Semuliki National Park is located in the Western Bundibugyo district along the borderline separating Uganda and the Democratic Republic of Congo.
Semuliki is within the western arm of the East African Rift Valley in the southeast parts of the Rwenzori Mountains.
In the West there is the Democratic Republic of Congo and to the north are the Semuliki flats and Lake Albert.
Semuliki National Park is the Eastern extension of the vast Ituri forest in Democratic Republic of Congo.
It forms part of the forest continuum resulting from the climatic upheavals of the Pleistocene and therefore one of the richest areas for both flora and fauna in Africa, especially birds.
Measuring 220 square kilometers, Semuliki National Park was gazetted in October 1993.
The park occupies a flat with gently undulating landform ranging from 670m-760m above sea level.
Since all streams and rivers from the surrounding area drain through the park, coupled with the poor drainage and topography, many areas in the park are flooded during the rainy season.
The average annual rainfall is 1,250mm with peaks from March-May and September-December. The temperatures vary from 18oc to 30oc with relatively small daily variations.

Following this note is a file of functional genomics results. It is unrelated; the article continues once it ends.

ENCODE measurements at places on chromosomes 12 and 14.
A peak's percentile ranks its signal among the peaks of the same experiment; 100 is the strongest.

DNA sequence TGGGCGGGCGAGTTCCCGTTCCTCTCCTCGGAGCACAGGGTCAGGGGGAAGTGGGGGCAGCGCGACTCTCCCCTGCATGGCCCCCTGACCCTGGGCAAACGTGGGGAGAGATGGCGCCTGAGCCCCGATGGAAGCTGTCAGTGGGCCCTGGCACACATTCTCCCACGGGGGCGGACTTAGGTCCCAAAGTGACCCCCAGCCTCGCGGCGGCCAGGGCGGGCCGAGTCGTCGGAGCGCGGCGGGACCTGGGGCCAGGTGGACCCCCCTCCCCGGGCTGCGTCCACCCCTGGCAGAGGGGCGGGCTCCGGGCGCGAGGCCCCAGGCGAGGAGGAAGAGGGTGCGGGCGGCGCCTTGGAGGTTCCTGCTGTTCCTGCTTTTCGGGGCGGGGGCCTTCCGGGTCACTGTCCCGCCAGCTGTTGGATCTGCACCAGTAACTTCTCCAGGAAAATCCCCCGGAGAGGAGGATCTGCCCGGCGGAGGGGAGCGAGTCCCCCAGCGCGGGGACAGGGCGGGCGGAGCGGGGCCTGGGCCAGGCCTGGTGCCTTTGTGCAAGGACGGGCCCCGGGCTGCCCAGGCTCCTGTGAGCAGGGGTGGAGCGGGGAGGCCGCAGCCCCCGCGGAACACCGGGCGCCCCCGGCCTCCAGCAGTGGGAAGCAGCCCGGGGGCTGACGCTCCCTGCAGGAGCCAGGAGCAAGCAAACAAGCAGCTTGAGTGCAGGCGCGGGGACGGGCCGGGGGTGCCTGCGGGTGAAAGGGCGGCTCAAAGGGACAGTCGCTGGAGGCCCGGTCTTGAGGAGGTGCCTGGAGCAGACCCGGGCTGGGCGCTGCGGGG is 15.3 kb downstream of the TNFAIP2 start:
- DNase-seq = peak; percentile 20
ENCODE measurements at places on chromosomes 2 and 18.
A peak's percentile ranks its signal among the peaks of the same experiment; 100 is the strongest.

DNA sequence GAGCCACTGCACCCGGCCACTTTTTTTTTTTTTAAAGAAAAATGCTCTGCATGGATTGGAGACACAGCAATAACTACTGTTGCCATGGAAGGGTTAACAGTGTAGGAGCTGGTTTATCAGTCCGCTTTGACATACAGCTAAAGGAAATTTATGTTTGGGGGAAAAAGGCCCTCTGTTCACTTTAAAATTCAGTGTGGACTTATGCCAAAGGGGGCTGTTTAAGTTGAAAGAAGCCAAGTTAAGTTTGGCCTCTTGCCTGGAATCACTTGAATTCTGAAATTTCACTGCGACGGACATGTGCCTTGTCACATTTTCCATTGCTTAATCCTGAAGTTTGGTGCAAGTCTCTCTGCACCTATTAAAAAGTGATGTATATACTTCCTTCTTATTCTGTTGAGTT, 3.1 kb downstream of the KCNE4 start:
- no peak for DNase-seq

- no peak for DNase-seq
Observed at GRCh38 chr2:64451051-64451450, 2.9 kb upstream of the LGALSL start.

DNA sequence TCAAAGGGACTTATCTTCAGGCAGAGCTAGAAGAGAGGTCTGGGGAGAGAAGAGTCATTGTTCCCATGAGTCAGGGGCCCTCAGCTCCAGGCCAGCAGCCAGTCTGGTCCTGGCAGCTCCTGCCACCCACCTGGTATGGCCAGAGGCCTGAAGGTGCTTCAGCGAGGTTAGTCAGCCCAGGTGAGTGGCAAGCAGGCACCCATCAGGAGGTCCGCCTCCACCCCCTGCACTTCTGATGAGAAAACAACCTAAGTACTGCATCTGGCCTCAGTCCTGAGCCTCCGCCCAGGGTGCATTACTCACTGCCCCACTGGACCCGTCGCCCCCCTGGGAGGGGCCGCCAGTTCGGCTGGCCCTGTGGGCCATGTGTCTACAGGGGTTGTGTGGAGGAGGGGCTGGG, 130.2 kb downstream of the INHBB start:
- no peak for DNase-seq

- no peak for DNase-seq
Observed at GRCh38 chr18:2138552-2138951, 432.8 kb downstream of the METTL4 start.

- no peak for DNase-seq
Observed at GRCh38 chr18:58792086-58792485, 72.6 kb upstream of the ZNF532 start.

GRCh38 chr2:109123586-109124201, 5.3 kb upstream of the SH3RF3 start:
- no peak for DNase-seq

Semuliki National Park is the only lowland tropical rain forest in East Africa classified as moist and semi-deciduous.
There are 336 tree species recorded of which 24 are restricted to Semuliki National Park, to the eastern part of the range, or are shared with only one or two neighbouring forests.
They include Isolana Congolana, Nesogordonia Kabingaensis and Ejacis guineesis.
Some tree species in Semuliki National Park such as Cordia millennia and Lovoa Swynnertonii are considered to be endangered.
A survey carried out in 1999 by the forest department determined that, compared to other exceptional diversity for small mammals, birds and butterflies.
Fauna recorded include 435 bird species, which is 35 percent of all birds in Uganda.
Some birds in the park of which cannot be found elsewhere in East Africa, including some of the continent’s most spectacular and sought after birds such as horn bills and lyre tailed honeyguide.
There are 63 species of mammals, 9 species of, which are diurnal forest
These include chimpanzees, blue monkeys, and Velvet Monkeys and Olive baboon), while nocturnal primates include Pottos and Galagos.
Also found in Semuliki National Park are forest buffaloes, blue duiker, Beecroft’s flying squirrel, pygmy squirrel, little collared fruit bat, water chevrotain and target rat.